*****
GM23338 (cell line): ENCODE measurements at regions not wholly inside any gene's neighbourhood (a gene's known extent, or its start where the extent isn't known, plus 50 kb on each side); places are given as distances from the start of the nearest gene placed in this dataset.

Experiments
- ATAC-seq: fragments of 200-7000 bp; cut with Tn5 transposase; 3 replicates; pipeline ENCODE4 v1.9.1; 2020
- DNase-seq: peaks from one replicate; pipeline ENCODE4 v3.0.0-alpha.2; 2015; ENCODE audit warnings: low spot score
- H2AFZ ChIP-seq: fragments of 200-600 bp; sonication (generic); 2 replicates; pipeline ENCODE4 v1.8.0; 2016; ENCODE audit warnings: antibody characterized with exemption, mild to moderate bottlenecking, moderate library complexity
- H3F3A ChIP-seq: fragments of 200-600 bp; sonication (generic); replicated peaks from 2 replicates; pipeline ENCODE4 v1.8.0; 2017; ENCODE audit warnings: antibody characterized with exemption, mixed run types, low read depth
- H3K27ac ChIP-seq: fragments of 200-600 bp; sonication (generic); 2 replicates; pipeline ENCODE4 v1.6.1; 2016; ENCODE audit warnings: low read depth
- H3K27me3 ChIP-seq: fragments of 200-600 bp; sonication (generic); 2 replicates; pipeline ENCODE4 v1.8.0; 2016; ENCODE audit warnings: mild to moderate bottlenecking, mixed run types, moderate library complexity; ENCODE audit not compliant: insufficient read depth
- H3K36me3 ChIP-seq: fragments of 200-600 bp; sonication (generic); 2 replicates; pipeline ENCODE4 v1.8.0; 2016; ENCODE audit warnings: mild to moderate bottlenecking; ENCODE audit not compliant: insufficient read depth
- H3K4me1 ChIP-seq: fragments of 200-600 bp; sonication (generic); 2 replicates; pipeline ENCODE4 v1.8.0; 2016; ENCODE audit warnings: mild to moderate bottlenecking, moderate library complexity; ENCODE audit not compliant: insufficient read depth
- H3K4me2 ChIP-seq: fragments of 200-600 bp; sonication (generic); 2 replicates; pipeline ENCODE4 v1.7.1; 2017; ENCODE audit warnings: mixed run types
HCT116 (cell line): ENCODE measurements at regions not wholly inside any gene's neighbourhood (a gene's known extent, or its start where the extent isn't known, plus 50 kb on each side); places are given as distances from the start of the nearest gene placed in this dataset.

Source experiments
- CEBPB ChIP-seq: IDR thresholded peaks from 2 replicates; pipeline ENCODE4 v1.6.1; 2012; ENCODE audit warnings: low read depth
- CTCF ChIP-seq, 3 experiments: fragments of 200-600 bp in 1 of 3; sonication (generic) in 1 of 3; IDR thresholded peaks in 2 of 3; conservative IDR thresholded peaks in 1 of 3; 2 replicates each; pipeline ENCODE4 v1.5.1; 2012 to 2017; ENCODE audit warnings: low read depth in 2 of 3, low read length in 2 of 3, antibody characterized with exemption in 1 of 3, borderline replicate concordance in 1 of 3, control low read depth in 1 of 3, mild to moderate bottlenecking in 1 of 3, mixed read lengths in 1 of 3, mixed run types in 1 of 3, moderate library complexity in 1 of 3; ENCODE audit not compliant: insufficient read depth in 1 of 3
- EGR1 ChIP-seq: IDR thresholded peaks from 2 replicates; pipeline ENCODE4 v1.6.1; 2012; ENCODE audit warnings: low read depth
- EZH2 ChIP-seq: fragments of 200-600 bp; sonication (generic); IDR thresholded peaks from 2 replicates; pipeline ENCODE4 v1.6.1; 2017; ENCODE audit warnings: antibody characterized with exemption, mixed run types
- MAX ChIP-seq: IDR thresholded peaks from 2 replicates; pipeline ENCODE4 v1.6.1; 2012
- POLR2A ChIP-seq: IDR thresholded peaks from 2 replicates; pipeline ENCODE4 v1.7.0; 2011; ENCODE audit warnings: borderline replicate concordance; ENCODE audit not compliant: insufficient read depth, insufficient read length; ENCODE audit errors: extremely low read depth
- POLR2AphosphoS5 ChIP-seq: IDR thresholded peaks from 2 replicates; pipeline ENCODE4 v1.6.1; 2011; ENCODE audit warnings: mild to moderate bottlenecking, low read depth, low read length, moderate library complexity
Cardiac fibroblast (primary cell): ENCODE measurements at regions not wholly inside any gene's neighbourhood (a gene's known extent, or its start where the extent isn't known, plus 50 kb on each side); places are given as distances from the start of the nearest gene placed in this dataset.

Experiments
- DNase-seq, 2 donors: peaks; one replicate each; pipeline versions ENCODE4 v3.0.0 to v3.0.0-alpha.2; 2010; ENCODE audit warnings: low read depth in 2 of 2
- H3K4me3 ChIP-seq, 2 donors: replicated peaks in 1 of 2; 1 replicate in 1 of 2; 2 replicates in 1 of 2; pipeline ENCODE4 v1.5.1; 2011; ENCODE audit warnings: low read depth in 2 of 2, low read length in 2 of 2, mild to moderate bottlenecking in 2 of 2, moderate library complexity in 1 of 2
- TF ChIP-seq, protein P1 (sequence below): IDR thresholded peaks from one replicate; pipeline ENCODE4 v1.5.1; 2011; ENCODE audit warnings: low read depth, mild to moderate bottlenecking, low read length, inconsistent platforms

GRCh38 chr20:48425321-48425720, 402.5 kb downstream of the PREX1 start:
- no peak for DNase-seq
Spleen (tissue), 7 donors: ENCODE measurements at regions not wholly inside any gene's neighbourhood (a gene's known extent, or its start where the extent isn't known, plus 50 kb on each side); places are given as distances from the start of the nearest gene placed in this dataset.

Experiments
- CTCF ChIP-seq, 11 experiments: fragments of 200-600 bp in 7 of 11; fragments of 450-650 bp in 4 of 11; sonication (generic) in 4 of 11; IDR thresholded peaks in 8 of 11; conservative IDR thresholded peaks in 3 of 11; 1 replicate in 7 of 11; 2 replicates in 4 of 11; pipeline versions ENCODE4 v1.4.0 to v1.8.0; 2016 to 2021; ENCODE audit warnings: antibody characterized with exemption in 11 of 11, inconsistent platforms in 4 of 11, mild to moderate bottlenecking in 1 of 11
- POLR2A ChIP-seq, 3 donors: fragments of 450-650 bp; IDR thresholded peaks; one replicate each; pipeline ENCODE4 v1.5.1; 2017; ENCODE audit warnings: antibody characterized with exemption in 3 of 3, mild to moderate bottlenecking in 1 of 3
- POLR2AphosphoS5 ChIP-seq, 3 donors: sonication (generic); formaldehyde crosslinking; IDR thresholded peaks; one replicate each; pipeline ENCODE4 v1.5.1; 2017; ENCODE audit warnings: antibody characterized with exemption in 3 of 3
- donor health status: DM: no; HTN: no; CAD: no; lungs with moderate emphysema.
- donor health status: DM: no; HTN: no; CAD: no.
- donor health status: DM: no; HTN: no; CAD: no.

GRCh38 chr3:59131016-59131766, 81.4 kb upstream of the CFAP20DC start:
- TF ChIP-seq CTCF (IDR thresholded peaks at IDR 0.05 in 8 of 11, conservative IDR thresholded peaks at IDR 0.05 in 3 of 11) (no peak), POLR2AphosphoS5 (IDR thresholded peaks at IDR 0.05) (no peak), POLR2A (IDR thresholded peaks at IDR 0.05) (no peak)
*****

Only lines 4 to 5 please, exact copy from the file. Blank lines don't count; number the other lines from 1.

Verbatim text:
- DNase-seq: peaks from one replicate; pipeline ENCODE4 v3.0.0-alpha.2; 2015; ENCODE audit warnings: low spot score
- H2AFZ ChIP-seq: fragments of 200-600 bp; sonication (generic); 2 replicates; pipeline ENCODE4 v1.8.0; 2016; ENCODE audit warnings: antibody characterized with exemption, mild to moderate bottlenecking, moderate library complexity